The TV-B-Gone is a remote that can turn off almost any television and it can turn that television back on. Since it is a starter kit, it’s also very easy to build, and it only takes about 4 hours to make.
The TV-B-Gone remote has a process in how it works. The 8 pin socket has the microcontroller attached to it, which contains the 230 codes of almost every television that exists. Once you press the button, it allows the current to flow, and the microcontroller does a trial and error, and goes through all 230 of the codes to see which one will turn off the television. It takes a few seconds for it to turn off because it has to do a trial and error first.
The instructions are your key to building it, and you must read them carefully. It is very important to read all of the instructions before starting. For each piece, they tell you where to attach it, how to attach it, and how to solder it.
Below, you will find pictures and explanations for what each piece does. The terms (such as and oscillator or transistor) are written in blue.
Although the instructions are very helpful, they don’t tell you what the pieces do, they only tell you what the name of the piece is. I had to research from other websites how these parts and the PCB work. The different parts that I learned about were the capacitor, resistor, transistor, the PCB, infrared LEDs, and the ceramic oscillator.
PCB stands for “printed circuit board”, and is the circuit board that actually holds all of these pieces. On the back of the board is a copper track; instead of having a jumble of wires, you just solder the pieces in the right places to make a connection to the PCB.
A resistor is a tiny device decreases the current by a specific amount.
The transistor may be a very small piece, but it does a lot of work. It controls the current; the amount of energy, and it can turn the current on and off.
The Infrared LED, or Light Emitting Diode is used to connect to the receivers of the televisions that you turn off, because the television’s receiver detects infrared. It also gives out light that you can’t see with your own eyes, you would have to use a camera to find out if the lights work or not.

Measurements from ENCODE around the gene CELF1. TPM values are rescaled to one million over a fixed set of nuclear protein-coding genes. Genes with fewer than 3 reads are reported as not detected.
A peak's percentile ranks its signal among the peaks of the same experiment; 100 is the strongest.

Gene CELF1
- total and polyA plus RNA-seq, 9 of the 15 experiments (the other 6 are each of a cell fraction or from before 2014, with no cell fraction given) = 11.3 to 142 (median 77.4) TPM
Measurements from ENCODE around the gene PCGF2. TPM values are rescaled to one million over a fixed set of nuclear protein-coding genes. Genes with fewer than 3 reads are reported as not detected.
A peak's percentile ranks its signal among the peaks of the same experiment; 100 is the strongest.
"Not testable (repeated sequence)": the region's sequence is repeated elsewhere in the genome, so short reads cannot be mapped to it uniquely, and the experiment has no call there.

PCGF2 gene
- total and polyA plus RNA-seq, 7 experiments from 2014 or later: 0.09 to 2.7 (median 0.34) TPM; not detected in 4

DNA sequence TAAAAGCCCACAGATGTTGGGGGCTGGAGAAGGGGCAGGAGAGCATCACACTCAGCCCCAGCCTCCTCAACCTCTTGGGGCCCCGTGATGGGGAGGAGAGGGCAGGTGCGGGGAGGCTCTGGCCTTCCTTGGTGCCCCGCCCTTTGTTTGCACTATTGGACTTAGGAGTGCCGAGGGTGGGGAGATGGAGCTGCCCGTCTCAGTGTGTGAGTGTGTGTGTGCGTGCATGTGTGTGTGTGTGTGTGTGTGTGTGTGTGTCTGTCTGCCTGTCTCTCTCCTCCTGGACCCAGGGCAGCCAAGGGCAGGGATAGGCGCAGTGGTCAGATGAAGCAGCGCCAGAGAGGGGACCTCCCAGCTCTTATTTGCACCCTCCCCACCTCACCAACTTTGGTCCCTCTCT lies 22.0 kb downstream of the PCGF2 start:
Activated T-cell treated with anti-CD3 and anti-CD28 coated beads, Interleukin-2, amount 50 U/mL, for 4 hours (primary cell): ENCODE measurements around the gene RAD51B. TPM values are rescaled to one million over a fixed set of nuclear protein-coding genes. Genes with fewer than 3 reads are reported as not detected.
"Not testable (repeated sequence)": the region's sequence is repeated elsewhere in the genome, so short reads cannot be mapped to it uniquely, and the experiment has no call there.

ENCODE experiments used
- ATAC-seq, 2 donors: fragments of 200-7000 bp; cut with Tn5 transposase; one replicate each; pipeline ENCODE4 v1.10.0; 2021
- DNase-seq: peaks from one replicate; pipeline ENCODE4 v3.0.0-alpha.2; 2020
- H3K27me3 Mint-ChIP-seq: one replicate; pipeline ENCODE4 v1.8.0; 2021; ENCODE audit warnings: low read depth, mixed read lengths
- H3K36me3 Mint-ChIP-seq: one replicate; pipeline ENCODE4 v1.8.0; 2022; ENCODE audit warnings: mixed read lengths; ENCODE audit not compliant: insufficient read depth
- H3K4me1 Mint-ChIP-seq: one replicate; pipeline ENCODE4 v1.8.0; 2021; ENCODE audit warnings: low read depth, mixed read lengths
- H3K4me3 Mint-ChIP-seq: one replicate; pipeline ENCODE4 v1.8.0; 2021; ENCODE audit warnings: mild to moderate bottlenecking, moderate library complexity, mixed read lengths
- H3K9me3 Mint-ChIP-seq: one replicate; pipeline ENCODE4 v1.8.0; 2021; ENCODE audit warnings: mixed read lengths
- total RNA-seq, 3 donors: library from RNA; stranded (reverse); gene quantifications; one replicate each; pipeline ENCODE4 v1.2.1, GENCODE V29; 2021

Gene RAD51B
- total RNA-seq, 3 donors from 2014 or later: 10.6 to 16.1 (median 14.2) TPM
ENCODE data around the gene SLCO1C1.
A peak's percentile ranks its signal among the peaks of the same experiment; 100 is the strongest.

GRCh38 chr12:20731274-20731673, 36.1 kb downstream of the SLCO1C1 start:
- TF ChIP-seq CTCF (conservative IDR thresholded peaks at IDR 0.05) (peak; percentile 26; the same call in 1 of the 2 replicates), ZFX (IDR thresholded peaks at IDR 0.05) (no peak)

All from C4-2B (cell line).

The capacitor is like a battery, and it stores electricity. It has 2 pieces of conducting material, and a dielectric material in between it, which is a poor conductor.
The ceramic oscillator sends out frequencies for the LEDs. It sends out all of these random frequencies until the television recognizes one of those frequencies sent from the infrared LEDs.
A diode is a semiconductor. One end of the diode is called an anode and the other end is called a cathode. The cathode will always be identified on the diode, the gray line on the diode shows represents the end that has the cathode. The current flows one way ; from anode to cathode. Since it only flows one way, it prevents the current from flowing the wrong way. A diode doesn’t have a negative end nor a positive end. If you place a diode the wrong way, no current will flow unless you give it a certain amount of voltage. A diode has a lot of resistance on one end and a low resistance on the other end. The voltage is higher on the anode and lower on the cathode, which makes it act like a low value resistor and the current will flow, if the diode is placed the other way, it has a higher resistance and the current won’t flow (http://www.mikroe.com/old/books/keu/05.htm). These light emitting diodes have a crystalline substance that emits light when a current flows through it.
A current is very important to have, not just in the remote, but even in our daily lives. There are currents in all items that require electricity (like a lamp or a refrigerator). A current is a flow of electrons moving from negative to a positive power supply.
The microcontroller holds all 230 of the codes for different televisions. When you press the button on the remote, it goes through all of these codes, trying to find the code that will turn off the television.
The MintyBoost 3.0 is a portable charger that charges anything with a USB cord. It is an easy to build starter kit that will take only two hours to make.
The MintyBoost has a short process. Whatever device you charge is a resistive load (explained on the next page), so it will take as much power as it can from the charger. The batteries heat up a lot, because it gives so much power to your device. The inductor takes the input of the 3 volt batteries and lets it output 5 volts through the USB port.
This required using a multimeter and a lot of desoldering. The multimeter calculates voltage, current, and resistance. It needed an output of about 5 volts, and I had no trouble with that.
Casing the MintyBoost was easy. An instructor cut a slot for the USB port. After the tin can was cut, I just had to put the double sticky sided foam board on the circuit board and the battery holder.
The different parts that this MintyBoost used were an inductor, a diode, a resistor, a capacitor, and a microcontroller.